What is CCSVI
Chronic cerebrospinal venous insufficiency (CCSVI) is the name proposed in 2006 by Paolo Zamboni, MD, professor at the University of Ferrara, Italy to describe poor venous drainage from the brain and spinal cord. The basic idea is that if the veins in the neck and chest that drain the central nervous system are not functioning properly, the central nervous system will not function properly either. In particular, myelin-making cells around the smallest veins, called venules, will be damaged; inflammation will set in, nerve cells will eventually die causing blindness, weakness, loss of normal sensation, imbalance, memory and cognitive deficiencies.
Traditionally, these multiple areas of scar tissue (“multiple sclerosis” is the most well-known form) have been treated with potent anti-inflammatory medications with limited success. The re-awakening of interest in venous causes of scar tissue, especially in white matter, holds the promise of an entirely different treatment strategy. Rather than wait for inflammation to destroy neuron fibers, the idea is to treat the drainage problems prophylactically. Presently, the focus is on the venous blockages that are easy to treat, the internal jugular veins, and the azygos vein (which drains the spinal cord) that can be reached by catheters placed in the veins of the legs and guided up to the chest and neck. Although criticized by the neurology community as premature, the identification of venous obstructions and the dilation of them with balloons and/or stents are progressing rapidly. Unfortunately, at least 10% and is high as 40% of treated patients have no improvement or have restenosis, meaning the treated vein collapses again or the stent becomes clogged with scar tissue. What is desperately needed is the ability to predict who will benefit and who will not, and to recognize restenosis when it occurs. Ultimately, what is needed is a way to directly measure venous drainage in the central nervous system; this should make it possible to predict who will benefit from treatment, but also to predict when myelin cells will die and inflammation will occur, and to redirect treatments toward prevention of this cascade of events.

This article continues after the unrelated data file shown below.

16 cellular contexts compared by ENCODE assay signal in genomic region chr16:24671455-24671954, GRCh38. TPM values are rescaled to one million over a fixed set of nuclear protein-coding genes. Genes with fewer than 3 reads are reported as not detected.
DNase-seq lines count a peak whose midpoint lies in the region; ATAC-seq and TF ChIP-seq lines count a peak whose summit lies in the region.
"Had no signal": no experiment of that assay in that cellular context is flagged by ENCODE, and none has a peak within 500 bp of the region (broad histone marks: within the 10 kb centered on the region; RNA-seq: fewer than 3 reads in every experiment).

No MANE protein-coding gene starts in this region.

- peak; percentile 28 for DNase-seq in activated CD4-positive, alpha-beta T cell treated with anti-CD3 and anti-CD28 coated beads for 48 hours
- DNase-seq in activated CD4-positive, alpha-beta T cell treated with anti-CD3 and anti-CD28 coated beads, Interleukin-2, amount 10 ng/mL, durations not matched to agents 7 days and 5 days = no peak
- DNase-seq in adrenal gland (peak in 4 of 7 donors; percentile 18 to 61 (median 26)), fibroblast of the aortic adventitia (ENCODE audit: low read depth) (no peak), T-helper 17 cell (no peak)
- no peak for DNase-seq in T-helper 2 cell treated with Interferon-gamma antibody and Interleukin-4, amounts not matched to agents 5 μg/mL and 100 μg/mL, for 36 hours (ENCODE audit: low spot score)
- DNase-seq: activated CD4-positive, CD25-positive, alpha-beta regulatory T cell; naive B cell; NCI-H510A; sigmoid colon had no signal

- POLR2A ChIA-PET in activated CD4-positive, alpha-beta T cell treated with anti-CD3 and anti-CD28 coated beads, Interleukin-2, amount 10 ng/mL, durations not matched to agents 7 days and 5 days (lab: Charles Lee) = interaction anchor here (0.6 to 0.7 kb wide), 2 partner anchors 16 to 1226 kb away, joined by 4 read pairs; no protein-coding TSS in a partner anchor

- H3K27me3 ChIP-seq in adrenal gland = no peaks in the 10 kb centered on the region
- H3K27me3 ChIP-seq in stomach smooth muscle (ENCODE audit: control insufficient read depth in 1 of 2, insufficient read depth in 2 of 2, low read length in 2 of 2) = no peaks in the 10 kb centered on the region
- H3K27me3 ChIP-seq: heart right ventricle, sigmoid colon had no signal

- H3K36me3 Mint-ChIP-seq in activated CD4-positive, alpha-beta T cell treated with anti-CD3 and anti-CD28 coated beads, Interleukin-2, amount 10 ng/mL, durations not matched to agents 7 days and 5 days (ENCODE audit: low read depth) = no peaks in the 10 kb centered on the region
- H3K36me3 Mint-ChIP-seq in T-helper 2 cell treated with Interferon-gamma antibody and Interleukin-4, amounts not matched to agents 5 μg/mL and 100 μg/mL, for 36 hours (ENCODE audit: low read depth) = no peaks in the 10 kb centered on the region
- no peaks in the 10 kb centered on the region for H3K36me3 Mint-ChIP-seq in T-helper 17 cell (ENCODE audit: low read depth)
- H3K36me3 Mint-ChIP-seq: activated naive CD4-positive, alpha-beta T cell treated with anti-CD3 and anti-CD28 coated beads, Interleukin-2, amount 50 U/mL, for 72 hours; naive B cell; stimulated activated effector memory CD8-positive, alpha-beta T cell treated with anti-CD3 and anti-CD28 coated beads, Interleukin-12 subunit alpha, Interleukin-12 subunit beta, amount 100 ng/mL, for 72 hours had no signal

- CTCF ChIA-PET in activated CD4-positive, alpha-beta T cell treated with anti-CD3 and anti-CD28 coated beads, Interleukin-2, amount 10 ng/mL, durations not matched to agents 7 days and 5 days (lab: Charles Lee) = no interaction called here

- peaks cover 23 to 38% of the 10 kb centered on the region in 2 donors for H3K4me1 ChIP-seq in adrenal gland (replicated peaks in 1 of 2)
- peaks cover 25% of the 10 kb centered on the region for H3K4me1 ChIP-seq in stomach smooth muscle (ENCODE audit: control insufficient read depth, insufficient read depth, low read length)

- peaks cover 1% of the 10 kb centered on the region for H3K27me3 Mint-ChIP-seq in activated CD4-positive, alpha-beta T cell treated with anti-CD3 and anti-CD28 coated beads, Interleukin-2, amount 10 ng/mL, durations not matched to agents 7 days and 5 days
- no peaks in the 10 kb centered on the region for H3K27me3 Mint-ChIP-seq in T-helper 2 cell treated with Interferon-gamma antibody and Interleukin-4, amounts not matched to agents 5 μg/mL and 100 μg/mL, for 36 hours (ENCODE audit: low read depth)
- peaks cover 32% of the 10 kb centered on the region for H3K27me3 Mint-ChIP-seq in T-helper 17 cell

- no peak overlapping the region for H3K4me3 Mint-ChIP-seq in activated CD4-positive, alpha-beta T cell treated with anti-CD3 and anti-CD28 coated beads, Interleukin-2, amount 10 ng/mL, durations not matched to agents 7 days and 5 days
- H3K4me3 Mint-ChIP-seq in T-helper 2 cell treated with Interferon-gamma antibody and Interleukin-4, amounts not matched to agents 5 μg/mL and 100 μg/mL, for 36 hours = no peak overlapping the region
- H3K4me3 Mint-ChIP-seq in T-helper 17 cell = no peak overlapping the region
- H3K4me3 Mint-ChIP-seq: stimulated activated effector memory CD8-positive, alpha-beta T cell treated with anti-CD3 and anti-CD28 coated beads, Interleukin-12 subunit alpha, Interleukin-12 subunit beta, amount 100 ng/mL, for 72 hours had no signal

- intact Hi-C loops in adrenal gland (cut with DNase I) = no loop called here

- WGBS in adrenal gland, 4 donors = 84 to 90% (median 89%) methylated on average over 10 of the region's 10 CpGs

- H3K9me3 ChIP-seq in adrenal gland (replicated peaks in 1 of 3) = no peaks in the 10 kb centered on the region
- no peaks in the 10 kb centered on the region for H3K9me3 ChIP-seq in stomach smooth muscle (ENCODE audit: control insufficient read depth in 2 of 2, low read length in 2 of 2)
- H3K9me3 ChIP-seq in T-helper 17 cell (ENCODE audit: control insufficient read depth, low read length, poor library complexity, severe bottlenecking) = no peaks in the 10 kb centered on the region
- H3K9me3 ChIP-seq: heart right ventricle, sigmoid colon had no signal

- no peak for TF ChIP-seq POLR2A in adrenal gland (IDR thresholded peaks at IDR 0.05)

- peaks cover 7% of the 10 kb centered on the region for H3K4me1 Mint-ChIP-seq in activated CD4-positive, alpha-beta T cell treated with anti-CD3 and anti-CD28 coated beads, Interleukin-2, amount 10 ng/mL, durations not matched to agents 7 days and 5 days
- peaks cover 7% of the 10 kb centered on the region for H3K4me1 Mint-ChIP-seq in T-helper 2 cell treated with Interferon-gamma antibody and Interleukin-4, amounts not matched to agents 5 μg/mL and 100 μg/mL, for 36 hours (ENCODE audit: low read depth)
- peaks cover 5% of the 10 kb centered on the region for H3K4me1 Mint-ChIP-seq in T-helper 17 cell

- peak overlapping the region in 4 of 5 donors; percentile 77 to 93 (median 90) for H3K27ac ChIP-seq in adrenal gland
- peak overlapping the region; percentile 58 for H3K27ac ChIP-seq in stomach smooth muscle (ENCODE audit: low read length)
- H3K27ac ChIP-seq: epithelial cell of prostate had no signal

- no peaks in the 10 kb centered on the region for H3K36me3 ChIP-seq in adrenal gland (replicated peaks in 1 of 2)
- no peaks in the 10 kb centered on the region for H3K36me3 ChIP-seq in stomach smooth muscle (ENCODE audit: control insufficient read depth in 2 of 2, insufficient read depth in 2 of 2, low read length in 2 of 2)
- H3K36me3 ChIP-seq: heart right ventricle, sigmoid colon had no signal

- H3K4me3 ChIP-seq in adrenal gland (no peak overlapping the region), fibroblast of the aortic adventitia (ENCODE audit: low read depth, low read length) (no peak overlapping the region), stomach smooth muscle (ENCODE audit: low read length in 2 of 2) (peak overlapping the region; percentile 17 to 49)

Advances will come quickly. Device makers will create better balloons and stents. Interventional radiologists will explore smaller veins closer to the brain and the spinal cord. Magnetic resonance techniques, such as functional MRI, arterial spin labeling, perfusion, and susceptibility-weighted imaging, will make measurement of CNS drainage increasingly accurate. It is also likely that the pharmaceutical industry, presently supporting immunosuppressant drugs, will eventually explore and develop ways to promote endothelial health and reduce drainage toxicity.
Click HERE to see video clips about Dr. Hubbard and his theory of CCSVI.
This video explains the dynamics of CCSVI and Multiple Sclerosis, by Paolo Zamboni, MD (Italy).